Netflix is reported to have reached new deals with 20th Century Fox and Universal for movie and TV show rentals. Netflix customers will be able to rent out the studios' titles 28-days after their release for purchase. Moreover, subscribers will also be able to stream a greater portion of the titles from these studios' libraries and will be granted better access to movies-by-mail. While the deal is painted by most accounts as a fair compromise, Netflix appears to be getting a sweeter deal.
The Studios' Demand
The 28-day delay is intended to serve as an opportunity for the studios to sell more DVD and Blu-ray copies over that time period. The studios believe that anyone who really wants to see the title as soon as it hits the shelves won't want to wait for Netflix and will feel compelled to purchase it. Will this really increase disc sales that much?
First, consider Blockbuster. TheWrap notes that the movie rental franchise must be very happy about this announcement. It already gets access to new releases as soon as they hit stores -- now 28 days before Netflix. That means anyone who really wants to view these titles immediately can just go to Blockbuster. So it's still relatively easy for most consumers to avoid purchase, even if impatient.
But even without the Blockbuster element, it's unclear that studios would get many more sales. Is there really much overlap with those who want to rent and those who are willing to buy? With a significant price differential, it's unlikely that many would-be renters will suddenly pay several times the price to own the film, rather than wait a little longer to rent it.
Moreover, the agreement will enable Netflix customers to stream more of these movies now. That's similar to owning the film, since subscribers can view the titles on-demand as many times as they want. So with a little patience and an Internet connection, Netflix customers can get more of these studios' movies for their permanent library at no additional cost.
The Gain for Netflix
Will Blockbuster's 28-day head-start hurt Netflix? Some more impatient consumers might care, but most of those likely to rent might not mind. There are two factors at play here: First, any current Netflix subscribers aren't as likely to spend additional money to go to their local Blockbuster to rent a movie sooner.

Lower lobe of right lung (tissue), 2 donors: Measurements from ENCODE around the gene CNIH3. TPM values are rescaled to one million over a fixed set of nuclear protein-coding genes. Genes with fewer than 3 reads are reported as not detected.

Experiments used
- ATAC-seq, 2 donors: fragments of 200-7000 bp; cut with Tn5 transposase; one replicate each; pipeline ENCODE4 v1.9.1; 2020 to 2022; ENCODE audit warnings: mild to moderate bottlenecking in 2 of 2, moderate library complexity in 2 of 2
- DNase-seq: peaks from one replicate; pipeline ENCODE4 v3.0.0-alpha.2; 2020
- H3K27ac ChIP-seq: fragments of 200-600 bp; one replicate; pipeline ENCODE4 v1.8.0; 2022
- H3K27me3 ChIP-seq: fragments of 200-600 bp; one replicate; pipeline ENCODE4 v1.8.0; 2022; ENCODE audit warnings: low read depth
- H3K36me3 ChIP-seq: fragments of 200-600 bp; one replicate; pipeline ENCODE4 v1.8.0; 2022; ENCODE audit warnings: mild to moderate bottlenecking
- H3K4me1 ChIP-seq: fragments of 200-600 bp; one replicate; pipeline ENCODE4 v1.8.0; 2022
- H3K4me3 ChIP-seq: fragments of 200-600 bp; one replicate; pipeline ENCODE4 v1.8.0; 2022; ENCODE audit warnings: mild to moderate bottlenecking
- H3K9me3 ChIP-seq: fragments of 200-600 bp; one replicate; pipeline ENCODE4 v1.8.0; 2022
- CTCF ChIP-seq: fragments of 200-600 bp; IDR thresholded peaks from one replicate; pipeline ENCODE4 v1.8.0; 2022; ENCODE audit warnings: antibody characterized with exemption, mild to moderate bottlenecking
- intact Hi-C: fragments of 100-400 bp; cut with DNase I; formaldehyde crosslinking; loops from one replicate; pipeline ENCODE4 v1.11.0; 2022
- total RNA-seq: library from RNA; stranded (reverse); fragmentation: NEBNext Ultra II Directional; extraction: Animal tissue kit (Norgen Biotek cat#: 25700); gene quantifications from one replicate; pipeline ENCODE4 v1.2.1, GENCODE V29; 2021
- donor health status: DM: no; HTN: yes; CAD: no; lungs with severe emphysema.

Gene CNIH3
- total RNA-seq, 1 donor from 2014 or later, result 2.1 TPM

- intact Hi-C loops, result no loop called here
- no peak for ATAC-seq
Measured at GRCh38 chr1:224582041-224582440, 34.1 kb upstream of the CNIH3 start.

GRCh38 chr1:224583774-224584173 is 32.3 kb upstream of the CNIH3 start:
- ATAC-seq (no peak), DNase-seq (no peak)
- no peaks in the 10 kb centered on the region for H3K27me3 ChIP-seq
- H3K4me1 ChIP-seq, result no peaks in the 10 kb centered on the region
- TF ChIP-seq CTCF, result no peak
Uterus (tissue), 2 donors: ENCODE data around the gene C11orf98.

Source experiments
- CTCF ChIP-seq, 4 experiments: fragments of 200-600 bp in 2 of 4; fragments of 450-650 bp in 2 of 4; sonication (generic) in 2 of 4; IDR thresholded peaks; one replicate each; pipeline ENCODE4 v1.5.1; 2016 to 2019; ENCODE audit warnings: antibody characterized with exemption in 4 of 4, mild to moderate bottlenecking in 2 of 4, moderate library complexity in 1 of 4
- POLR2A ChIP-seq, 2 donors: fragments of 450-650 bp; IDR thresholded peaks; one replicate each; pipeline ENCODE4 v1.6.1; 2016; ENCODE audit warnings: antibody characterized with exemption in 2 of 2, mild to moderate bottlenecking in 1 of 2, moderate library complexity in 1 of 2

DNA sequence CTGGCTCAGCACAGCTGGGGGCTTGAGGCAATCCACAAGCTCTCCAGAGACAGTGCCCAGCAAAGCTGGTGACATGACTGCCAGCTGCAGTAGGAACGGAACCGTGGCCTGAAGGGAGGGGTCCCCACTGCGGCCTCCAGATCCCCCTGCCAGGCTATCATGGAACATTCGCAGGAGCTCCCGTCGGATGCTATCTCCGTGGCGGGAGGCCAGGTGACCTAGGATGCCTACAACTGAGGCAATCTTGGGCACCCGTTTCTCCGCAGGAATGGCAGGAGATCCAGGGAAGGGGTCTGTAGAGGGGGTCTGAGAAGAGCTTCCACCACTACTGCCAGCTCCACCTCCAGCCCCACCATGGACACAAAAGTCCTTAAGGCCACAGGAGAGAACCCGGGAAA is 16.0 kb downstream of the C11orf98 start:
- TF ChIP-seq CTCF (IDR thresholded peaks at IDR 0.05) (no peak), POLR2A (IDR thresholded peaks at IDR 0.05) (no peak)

Second, think about the psychology of those wanting to see the movie post-theater run. If they first saw the movie in the theater and loved it, then there's a greater likelihood they'll buy it anyway, rather than rent it. Those who don't, or who are less passionate about seeing it again, aren't likely to be as impatient, and probably won't mind waiting an additional month.
Then, there are those who didn't see it in the theater. By definition, these individuals probably aren't in that much of a rush to see the movie. If they've waited this long, they can wait another month. This logic suggests that Blockbuster's advantage might not amount to much. Any damage to Netflix should be minimal.
Yet, the gain to Netflix from making this compromise is enormous. The expansion of its streaming library is a huge win for the company. This must be its preferred method of subscriber viewing -- think of all the savings on shipping costs. the company also would need to purchase fewer physical DVDs if it has more subscribers streaming, which means less warehouse space and fewer personnel. Naturally, its customers who have the ability to stream movies also love this method. Through streaming they don't have to wait for the movie to arrive in the mail -- it's available at the click of a mouse or the push of a remote control button.
All things considered, the studios and Blockbuster get a little, but Netflix gains a lot.
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